Date of Award
Doctor of Nursing Practice (DNP)
Julia Feczko, DNP, CRNA
Jeremy Carlsen, MSN, CRNA
Healthcare workers are inundated with alarms every minute, yet 80-95% of these alarms do not result in provider intervention. False alarms cause a “cry-wolf” phenomenon among providers resulting in cognitive stress and workflow interruptions. A cross-sectional design was used to examine the perceptions of alarm fatigue and alarm management of Certified Registered Nurse Anesthetists (CRNAs), Student Registered Nurse Anesthetists (SRNAs) and Anesthesiologists. This Likert-scale questionnaire was sent to approximately 150 anesthesia providers at NorthShore University HealthSystem (NSUHS) through an online survey. Data analysis revealed anesthesia trainees and providers with less total years in practice and less clinical experience exhibit statistically significant (p=0.011), higher levels (10.60%) of alarm fatigue and associated provider distress. A p value of 0.007 indicated students appreciate significantly higher levels (11.76%) of alarm fatigue than their CRNA colleagues. In conjunction with survey responses, a survey development table based on evidence and current endorsements in the literature was used to guide proposed policy recommendations for the anesthesia department at NSUHS. Future work involves adoption and implementation of the policy and evaluation to determine if it improved provider workflow, their alarm fatigue experience or patient safety.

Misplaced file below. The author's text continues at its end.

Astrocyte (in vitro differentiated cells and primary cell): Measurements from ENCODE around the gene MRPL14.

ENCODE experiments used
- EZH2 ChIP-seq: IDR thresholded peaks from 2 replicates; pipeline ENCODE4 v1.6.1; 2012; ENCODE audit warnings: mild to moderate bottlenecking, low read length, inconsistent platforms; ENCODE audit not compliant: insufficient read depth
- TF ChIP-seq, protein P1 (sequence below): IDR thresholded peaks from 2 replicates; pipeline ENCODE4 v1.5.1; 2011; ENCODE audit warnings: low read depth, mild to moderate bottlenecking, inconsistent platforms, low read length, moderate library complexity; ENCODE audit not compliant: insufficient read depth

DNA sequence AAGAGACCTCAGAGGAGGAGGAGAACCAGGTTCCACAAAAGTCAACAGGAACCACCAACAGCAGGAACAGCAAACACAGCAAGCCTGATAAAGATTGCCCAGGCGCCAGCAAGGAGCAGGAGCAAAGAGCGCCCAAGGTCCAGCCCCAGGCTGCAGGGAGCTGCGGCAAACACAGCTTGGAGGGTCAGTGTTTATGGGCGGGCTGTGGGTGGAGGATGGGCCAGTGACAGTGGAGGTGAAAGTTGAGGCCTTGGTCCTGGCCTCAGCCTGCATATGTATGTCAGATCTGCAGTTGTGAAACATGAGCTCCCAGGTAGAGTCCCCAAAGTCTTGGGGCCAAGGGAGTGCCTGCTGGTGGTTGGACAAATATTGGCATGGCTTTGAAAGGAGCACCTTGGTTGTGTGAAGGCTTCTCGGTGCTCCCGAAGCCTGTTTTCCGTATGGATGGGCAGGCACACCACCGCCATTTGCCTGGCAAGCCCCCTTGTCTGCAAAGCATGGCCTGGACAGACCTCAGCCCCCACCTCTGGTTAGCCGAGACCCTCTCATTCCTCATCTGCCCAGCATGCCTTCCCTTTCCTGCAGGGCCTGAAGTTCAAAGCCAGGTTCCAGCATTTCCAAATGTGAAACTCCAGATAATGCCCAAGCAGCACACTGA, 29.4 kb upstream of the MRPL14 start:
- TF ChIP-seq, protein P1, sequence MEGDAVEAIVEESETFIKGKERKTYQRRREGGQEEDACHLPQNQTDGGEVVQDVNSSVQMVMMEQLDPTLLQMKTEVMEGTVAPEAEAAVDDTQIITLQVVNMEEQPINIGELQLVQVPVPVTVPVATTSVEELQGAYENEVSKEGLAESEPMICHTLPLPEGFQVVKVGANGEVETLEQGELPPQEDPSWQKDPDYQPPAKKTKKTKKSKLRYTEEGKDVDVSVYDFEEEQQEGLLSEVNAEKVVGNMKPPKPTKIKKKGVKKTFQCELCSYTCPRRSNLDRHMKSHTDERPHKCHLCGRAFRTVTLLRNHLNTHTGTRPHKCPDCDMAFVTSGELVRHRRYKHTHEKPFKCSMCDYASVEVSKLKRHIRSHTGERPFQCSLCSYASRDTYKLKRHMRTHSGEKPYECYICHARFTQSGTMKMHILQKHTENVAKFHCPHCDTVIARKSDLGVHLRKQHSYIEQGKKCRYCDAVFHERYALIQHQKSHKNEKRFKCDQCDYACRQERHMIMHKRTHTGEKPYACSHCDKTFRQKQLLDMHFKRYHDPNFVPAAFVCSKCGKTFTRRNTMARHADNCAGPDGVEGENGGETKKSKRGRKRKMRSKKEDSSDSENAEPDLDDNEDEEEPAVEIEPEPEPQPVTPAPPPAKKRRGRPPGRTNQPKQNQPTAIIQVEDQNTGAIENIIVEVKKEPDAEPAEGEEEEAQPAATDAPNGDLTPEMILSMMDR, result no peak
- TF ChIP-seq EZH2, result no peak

Leveille, Kelsey J. and Simoens, Kelsey Anne, "Anesthesia Alarm Fatigue Policy Recommendations: The Path of Development" (2019). College of Science and Health Theses and Dissertations. 346.